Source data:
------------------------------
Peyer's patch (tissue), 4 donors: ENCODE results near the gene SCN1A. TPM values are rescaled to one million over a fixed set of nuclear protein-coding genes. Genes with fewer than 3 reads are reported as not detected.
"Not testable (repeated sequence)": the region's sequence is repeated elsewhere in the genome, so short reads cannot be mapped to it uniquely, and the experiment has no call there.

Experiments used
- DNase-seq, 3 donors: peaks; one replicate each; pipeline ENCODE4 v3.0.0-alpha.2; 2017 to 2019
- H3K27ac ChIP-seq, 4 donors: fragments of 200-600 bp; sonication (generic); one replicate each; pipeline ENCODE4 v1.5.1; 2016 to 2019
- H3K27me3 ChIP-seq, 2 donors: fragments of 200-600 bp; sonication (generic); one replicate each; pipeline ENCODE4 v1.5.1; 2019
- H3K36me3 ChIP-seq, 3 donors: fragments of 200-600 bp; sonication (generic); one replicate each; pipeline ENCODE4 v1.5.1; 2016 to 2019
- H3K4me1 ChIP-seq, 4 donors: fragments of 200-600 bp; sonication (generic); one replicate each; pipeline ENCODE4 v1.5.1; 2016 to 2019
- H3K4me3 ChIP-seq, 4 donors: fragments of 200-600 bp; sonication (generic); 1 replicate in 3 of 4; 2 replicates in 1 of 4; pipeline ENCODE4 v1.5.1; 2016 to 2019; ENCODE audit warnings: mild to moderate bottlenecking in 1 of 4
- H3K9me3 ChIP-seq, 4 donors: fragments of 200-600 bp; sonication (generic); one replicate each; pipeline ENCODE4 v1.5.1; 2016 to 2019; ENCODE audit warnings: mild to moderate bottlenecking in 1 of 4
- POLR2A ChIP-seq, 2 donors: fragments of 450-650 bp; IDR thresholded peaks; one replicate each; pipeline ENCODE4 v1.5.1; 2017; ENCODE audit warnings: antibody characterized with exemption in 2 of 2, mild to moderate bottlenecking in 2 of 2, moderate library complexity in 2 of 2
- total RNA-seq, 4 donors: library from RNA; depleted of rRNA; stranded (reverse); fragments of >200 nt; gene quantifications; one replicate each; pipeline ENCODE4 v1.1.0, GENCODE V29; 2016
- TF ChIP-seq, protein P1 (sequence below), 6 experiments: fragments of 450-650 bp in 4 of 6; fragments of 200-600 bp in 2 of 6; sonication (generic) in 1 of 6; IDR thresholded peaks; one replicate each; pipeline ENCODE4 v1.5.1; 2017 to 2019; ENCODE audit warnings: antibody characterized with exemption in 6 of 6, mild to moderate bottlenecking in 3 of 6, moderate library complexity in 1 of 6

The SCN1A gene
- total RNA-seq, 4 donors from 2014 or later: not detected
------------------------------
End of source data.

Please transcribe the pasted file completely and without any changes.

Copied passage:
Peyer's patch (tissue), 4 donors: ENCODE results near the gene SCN1A. TPM values are rescaled to one million over a fixed set of nuclear protein-coding genes. Genes with fewer than 3 reads are reported as not detected.
"Not testable (repeated sequence)": the region's sequence is repeated elsewhere in the genome, so short reads cannot be mapped to it uniquely, and the experiment has no call there.

Experiments used
- DNase-seq, 3 donors: peaks; one replicate each; pipeline ENCODE4 v3.0.0-alpha.2; 2017 to 2019
- H3K27ac ChIP-seq, 4 donors: fragments of 200-600 bp; sonication (generic); one replicate each; pipeline ENCODE4 v1.5.1; 2016 to 2019
- H3K27me3 ChIP-seq, 2 donors: fragments of 200-600 bp; sonication (generic); one replicate each; pipeline ENCODE4 v1.5.1; 2019
- H3K36me3 ChIP-seq, 3 donors: fragments of 200-600 bp; sonication (generic); one replicate each; pipeline ENCODE4 v1.5.1; 2016 to 2019
- H3K4me1 ChIP-seq, 4 donors: fragments of 200-600 bp; sonication (generic); one replicate each; pipeline ENCODE4 v1.5.1; 2016 to 2019
- H3K4me3 ChIP-seq, 4 donors: fragments of 200-600 bp; sonication (generic); 1 replicate in 3 of 4; 2 replicates in 1 of 4; pipeline ENCODE4 v1.5.1; 2016 to 2019; ENCODE audit warnings: mild to moderate bottlenecking in 1 of 4
- H3K9me3 ChIP-seq, 4 donors: fragments of 200-600 bp; sonication (generic); one replicate each; pipeline ENCODE4 v1.5.1; 2016 to 2019; ENCODE audit warnings: mild to moderate bottlenecking in 1 of 4
- POLR2A ChIP-seq, 2 donors: fragments of 450-650 bp; IDR thresholded peaks; one replicate each; pipeline ENCODE4 v1.5.1; 2017; ENCODE audit warnings: antibody characterized with exemption in 2 of 2, mild to moderate bottlenecking in 2 of 2, moderate library complexity in 2 of 2
- total RNA-seq, 4 donors: library from RNA; depleted of rRNA; stranded (reverse); fragments of >200 nt; gene quantifications; one replicate each; pipeline ENCODE4 v1.1.0, GENCODE V29; 2016
- TF ChIP-seq, protein P1 (sequence below), 6 experiments: fragments of 450-650 bp in 4 of 6; fragments of 200-600 bp in 2 of 6; sonication (generic) in 1 of 6; IDR thresholded peaks; one replicate each; pipeline ENCODE4 v1.5.1; 2017 to 2019; ENCODE audit warnings: antibody characterized with exemption in 6 of 6, mild to moderate bottlenecking in 3 of 6, moderate library complexity in 1 of 6

The SCN1A gene
- total RNA-seq, 4 donors from 2014 or later: not detected